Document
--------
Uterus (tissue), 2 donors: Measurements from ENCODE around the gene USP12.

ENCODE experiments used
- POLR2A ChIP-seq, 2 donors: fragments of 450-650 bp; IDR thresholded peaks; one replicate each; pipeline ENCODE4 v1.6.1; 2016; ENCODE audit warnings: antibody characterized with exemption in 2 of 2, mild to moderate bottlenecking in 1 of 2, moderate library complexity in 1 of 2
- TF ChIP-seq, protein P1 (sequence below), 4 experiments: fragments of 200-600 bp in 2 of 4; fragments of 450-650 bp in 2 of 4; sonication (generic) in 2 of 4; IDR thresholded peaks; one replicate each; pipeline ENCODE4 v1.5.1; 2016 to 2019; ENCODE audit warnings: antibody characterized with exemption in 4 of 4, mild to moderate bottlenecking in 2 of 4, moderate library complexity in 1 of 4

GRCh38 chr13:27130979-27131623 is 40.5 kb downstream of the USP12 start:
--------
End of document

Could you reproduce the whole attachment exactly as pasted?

Uterus (tissue), 2 donors: Measurements from ENCODE around the gene USP12.

ENCODE experiments used
- POLR2A ChIP-seq, 2 donors: fragments of 450-650 bp; IDR thresholded peaks; one replicate each; pipeline ENCODE4 v1.6.1; 2016; ENCODE audit warnings: antibody characterized with exemption in 2 of 2, mild to moderate bottlenecking in 1 of 2, moderate library complexity in 1 of 2
- TF ChIP-seq, protein P1 (sequence below), 4 experiments: fragments of 200-600 bp in 2 of 4; fragments of 450-650 bp in 2 of 4; sonication (generic) in 2 of 4; IDR thresholded peaks; one replicate each; pipeline ENCODE4 v1.5.1; 2016 to 2019; ENCODE audit warnings: antibody characterized with exemption in 4 of 4, mild to moderate bottlenecking in 2 of 4, moderate library complexity in 1 of 4

GRCh38 chr13:27130979-27131623 is 40.5 kb downstream of the USP12 start: